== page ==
Emerald Ash Borer devastation continues in North America. The Emerald Ash Borer targets ash trees and once a tree is affected it is doomed, usually dying within 5 years.
Ash is a common variety of tree used in Midwestern US cities, where it can survive cramped pavements, harsh winters and road salts. The trees of St Louis are the latest victim of the beetle with the forestry commission making the tough decision to cut down trees before they succumb. Over the next two years crews in St Louis will cut down nearly one out of every five ash trees, that’s almost all of the city’s 14,000 ash (about 17 per cent of the total trees) which will alter its leafy landscape for at least a generation.
Forestry commissioner Skip Kincaid is managing the city’s huge mission of dealing with the invasive pest and the destruction it is expected to cause in the next few years.
“I’m trying as best I can to enlighten the public about how devastating it is going to be,” Kincaid said.
Scientists have discovered a pesticide treatment that can keep the insect from killing trees. But Kincaid said that wasn’t an economically feasible solution, as it must be repeatedly applied every other year.
The forestry expert surveyed the value of each tree, quantifying the benefits they provide in terms of property values, reducing storm water runoff, and reducing energy costs through natural cooling.
Only 1,000 made the cut. The rest will be removed and replaced with a variety of species, but it will be years before they reach the size of the Ash trees. “This is something where quite honestly, we really have no other choice,” Kincaid said.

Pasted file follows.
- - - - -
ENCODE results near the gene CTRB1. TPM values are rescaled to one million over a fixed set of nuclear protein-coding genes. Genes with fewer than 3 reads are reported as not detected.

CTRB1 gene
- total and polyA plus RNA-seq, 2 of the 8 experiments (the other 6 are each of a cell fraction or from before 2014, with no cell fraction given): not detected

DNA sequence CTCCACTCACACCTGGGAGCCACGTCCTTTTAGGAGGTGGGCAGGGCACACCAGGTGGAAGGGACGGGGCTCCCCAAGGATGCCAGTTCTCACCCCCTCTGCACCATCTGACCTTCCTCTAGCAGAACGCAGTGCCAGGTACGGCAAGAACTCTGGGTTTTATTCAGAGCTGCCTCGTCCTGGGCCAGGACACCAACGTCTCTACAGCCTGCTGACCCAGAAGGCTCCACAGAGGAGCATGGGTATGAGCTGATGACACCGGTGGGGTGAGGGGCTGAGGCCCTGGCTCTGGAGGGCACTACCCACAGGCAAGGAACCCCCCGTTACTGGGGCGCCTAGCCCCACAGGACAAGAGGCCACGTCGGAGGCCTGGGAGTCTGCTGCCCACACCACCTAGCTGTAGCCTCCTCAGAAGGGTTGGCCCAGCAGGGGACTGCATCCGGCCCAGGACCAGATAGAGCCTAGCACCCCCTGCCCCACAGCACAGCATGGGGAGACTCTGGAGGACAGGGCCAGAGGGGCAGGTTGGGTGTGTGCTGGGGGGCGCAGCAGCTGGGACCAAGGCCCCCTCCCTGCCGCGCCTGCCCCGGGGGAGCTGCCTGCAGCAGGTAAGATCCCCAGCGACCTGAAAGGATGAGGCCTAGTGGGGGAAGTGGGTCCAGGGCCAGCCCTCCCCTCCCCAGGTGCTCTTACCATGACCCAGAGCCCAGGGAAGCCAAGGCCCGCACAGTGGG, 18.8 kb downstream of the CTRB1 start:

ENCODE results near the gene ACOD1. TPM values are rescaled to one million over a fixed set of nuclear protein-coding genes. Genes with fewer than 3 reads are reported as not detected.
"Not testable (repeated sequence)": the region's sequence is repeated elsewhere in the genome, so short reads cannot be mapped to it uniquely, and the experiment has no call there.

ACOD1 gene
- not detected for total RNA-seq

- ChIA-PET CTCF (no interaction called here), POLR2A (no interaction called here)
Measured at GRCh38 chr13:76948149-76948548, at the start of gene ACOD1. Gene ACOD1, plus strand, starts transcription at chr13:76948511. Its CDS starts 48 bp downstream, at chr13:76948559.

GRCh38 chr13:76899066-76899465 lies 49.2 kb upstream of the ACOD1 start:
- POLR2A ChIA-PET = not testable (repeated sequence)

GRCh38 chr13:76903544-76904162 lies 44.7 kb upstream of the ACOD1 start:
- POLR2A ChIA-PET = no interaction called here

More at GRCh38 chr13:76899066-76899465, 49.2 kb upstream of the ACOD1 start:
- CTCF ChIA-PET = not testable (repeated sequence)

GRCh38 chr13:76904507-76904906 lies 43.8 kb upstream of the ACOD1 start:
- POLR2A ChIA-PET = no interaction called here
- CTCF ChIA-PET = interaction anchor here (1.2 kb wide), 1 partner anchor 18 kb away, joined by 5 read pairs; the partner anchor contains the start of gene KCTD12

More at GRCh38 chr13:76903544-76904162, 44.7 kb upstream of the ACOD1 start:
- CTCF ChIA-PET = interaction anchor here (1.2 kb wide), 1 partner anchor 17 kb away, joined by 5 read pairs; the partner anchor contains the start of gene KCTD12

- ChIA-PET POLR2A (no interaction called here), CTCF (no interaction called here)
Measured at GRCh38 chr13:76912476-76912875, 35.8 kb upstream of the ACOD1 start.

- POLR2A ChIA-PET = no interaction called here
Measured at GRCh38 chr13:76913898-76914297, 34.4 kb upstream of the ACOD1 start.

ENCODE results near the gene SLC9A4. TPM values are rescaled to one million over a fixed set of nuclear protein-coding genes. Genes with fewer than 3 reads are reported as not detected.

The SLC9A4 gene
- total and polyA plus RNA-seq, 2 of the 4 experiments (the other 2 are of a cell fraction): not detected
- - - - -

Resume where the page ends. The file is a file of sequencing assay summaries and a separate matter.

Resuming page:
Scientists estimate that about 30 million trees have already succumbed to the beetle, and by the time its path of destruction concludes, hundreds of millions more will be dead, brittle, and ready to fall during a storm. While scientists have begun trials to find successful natural predators and studies to create something of a biological balance, these parasitic controls are in their very early stages and could take decades or even a century to have an effect.
Kincaid points out that one of the key lessons of the Ash Borer invasion in cities is that too much of one tree is not a good thing. In St Louis he plans to replace ash trees with a far more diverse range so that no one insect can wreak mass havoc again.
“We’re in a world now where every year it’s a different invasive pest. That’s why it’s critical to have this diversity of species. So if something moves in… you won’t wipe out 17 percent of your street trees.”